Japan’s Yen: Weakest in 20 Years 

The yen has fallen to more than two-decade lows against the dollar, owing to Japan’s differing views on inflation from its global peers. 

A weaker yen can help or hurt the economy, businesses, and consumers. The severity of its decline, however, has raised concerns about the BOJ’s policy and the possibility of government intervention in currency markets. 

The main reason is the rise in interest rates in the United States, while Japan’s remain extremely low. As a result, dollar-denominated assets are more appealing to investors seeking higher returns. The yield on 10-year notes has risen above 3%, the highest in years, as traders continue to expect the Federal Reserve to hike interest rates aggressively.

 Other factors include the strength of the US economy and labour market, while Japan continues to lag behind its peers in resuming pre-pandemic economic growth. Japan’s trade deficit is also likely contributing to the yen’s depreciation. 

In April, Japan’s benchmark inflation rate rose 2.1 percent, exceeding the BOJ’s target of 2 percent. However, Kuroda has stated that it is not yet expected to remain above the target in a stable and sustainable manner, particularly in the absence of significant wage increases. 

The yield curve is normally determined by market forces. The BOJ takes a more active role.

It aims to keep 10-year government bond yields around 0 percent with a quarter of a percentage point, or 25 basis points, of wiggle room either side through yield curve control, which was implemented in 2016 as part of its effort to flood the economy with cheap money in order to revive growth. 

In April, the Bank of Japan decided to buy as many bonds as needed each business day to maintain the 10-year debt yield ceiling. This demonstrated that bond yields in Japan will remain low even as they rise in the United States.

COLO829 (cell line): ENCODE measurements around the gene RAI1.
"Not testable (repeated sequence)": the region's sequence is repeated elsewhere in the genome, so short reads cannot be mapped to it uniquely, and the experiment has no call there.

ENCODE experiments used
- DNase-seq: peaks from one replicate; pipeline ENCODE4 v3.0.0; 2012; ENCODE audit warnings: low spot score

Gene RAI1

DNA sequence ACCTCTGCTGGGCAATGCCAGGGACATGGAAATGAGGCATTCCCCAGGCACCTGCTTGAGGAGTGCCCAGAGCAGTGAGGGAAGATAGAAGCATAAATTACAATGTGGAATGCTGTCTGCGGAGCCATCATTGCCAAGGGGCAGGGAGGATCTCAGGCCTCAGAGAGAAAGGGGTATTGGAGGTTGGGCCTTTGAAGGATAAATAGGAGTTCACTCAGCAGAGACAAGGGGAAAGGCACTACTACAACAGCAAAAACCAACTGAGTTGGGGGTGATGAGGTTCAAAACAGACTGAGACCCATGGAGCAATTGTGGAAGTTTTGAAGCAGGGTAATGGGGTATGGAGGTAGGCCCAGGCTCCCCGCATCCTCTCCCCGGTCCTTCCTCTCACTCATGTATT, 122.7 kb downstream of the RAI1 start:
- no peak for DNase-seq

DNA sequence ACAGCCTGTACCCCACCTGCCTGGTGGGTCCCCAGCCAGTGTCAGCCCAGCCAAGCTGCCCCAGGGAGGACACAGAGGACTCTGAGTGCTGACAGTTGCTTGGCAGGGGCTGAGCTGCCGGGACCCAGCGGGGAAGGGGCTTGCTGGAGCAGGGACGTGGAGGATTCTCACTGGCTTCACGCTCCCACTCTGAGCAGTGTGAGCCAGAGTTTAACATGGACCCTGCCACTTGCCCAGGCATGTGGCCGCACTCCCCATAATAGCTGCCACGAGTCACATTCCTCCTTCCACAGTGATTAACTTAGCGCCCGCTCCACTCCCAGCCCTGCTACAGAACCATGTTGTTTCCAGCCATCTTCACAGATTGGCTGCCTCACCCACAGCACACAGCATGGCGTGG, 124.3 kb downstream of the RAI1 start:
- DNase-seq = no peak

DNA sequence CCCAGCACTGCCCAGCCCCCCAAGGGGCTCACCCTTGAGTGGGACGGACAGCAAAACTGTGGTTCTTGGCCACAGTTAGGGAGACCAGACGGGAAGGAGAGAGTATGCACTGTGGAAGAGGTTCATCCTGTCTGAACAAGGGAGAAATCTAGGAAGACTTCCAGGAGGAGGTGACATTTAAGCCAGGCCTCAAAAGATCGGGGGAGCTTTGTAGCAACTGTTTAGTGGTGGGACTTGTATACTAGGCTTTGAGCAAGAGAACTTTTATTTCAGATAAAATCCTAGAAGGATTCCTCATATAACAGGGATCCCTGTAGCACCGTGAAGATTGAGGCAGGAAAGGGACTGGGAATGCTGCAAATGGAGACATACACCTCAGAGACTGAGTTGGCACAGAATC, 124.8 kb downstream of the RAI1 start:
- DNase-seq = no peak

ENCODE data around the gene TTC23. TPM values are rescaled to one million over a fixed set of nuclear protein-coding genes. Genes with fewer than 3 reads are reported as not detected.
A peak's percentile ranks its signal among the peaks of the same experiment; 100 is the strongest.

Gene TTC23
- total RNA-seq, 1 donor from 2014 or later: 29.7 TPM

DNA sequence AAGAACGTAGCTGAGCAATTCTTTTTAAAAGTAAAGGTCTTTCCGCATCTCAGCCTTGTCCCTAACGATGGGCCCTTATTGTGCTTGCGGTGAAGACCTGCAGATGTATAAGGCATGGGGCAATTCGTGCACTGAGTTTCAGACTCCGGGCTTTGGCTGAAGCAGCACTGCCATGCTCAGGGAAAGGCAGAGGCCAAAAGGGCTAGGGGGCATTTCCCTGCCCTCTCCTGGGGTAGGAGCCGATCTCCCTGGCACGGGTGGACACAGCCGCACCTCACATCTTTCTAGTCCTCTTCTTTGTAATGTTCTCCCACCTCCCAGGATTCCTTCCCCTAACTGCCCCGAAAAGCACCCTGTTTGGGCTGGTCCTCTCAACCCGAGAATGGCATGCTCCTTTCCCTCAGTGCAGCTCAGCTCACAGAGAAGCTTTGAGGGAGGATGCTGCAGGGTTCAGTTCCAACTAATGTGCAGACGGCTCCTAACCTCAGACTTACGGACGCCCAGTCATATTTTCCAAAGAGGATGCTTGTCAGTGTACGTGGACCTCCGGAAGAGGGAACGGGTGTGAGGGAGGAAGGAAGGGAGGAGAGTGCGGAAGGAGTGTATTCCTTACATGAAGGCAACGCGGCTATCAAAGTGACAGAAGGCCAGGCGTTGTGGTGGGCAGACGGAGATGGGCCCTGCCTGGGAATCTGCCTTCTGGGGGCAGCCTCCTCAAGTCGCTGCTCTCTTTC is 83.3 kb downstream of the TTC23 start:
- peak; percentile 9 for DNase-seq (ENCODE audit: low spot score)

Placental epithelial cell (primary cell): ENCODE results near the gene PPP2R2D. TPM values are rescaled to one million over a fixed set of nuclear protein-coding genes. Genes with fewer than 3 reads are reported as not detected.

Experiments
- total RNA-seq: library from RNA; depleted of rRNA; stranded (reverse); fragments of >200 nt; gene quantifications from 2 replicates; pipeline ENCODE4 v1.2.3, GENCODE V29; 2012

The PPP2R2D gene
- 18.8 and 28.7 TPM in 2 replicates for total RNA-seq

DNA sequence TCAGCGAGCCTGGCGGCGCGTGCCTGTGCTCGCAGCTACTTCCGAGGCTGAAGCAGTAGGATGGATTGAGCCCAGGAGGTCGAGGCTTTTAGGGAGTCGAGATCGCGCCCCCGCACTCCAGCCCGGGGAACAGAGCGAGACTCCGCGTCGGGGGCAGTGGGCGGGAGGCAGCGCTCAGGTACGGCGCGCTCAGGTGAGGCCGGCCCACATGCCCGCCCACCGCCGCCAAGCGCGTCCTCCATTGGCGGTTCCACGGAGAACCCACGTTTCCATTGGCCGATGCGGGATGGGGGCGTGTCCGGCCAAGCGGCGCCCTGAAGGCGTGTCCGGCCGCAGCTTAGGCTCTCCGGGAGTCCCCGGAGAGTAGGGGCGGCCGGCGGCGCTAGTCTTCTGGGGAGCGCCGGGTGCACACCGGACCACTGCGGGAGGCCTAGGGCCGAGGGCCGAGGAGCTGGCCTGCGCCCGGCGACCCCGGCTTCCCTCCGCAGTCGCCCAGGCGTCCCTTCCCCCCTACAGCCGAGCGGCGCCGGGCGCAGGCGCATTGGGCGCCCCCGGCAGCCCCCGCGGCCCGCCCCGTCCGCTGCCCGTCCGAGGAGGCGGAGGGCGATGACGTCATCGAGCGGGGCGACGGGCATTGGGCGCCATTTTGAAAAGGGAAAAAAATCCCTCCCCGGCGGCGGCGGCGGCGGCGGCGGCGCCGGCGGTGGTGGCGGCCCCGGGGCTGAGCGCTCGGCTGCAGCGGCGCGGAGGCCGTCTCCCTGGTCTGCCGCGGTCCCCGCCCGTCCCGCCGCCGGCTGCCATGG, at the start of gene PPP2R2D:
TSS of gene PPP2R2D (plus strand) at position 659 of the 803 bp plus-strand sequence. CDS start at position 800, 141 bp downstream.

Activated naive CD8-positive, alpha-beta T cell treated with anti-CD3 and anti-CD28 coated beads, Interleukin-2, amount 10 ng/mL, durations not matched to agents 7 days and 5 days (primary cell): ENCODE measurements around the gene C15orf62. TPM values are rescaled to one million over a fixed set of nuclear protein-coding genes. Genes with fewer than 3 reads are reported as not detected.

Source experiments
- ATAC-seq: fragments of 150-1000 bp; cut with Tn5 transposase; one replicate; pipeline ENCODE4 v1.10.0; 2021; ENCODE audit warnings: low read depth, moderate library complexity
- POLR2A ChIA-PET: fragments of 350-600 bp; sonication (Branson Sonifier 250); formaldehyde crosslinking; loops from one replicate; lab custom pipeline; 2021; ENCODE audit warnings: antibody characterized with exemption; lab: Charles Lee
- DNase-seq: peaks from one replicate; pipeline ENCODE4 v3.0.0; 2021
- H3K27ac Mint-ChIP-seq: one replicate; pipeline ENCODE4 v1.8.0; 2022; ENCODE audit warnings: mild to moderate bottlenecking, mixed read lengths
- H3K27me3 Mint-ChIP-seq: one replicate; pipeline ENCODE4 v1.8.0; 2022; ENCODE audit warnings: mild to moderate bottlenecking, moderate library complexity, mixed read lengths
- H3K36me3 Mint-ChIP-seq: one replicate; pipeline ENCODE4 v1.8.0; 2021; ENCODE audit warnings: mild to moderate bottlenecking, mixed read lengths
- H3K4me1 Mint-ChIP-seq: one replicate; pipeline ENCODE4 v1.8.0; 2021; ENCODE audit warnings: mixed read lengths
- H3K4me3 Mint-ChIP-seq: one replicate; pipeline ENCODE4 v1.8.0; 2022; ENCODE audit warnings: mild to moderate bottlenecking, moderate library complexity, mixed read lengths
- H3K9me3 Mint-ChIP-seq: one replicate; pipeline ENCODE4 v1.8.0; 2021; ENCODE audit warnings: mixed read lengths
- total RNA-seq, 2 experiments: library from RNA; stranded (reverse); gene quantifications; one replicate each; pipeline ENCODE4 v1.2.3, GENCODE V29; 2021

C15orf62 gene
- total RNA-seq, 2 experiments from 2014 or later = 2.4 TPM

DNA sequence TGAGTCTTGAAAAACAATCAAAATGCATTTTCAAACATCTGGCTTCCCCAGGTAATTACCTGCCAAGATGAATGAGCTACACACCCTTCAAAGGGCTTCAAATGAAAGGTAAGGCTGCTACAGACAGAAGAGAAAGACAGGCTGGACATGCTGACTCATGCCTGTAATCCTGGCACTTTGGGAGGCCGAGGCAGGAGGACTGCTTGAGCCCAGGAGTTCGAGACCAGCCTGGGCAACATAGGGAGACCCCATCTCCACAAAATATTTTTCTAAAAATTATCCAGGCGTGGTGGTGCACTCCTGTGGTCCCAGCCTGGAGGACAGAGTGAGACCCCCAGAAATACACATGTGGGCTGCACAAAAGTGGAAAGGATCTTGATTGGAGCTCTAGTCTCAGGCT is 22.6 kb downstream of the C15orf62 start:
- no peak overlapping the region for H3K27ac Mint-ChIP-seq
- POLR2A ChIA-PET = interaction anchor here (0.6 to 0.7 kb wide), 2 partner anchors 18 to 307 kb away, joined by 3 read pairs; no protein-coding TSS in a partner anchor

If the BOJ even hinted at reducing asset purchases or changing its yield curve control, market volatility would likely increase and Japanese stocks would suffer.

Japanese government bonds are likely to experience a sell-off, adding to global borrowing costs. The yen would most likely rise so sharply that it would agitate foreign-exchange markets and harm any traders using it to fund so-called carry trades, as well as multinationals and banks with significant unhedged currency exposure. 

Shunichi Suzuki, Japan’s Finance Minister, has avoided even mentioning the possibility of direct intervention in the currency market. 

Any unilateral moves by Japan this time would almost certainly elicit a response from the US. Nonetheless, senior Japanese officials took the unusual step of issuing a written statement on June 10 to express their concern about the yen’s sudden weakness, pledging to take action if necessary but not specifying what that action would be.

Former Prime Minister Shinzo Abe’s introduction of a weaker yen in the last decade was widely applauded by the business community. When exporters, such as Toyota Motor Corp., repatriate profits earned abroad, a weaker yen helps. It also makes Japan a more affordable travel destination for foreigners outside of pandemic times, bringing tourist dollars to the hospitality industry and regional economies. 

Commodity and other goods prices are rising at the fastest rate in decades, squeezing profits at import-dependent businesses, while everyone is feeling the pinch from higher energy prices. Consumers are feeling the pinch as the cost of imported food and other daily necessities rises.

While Japan gradually reopens its borders to international visitors, the economic benefits will be limited for the time being. With the central bank unlikely to budge, Prime Minister Fumio Kishida enacted a slew of relief measures, including increased fuel subsidies, to cushion the blow for consumers and businesses.

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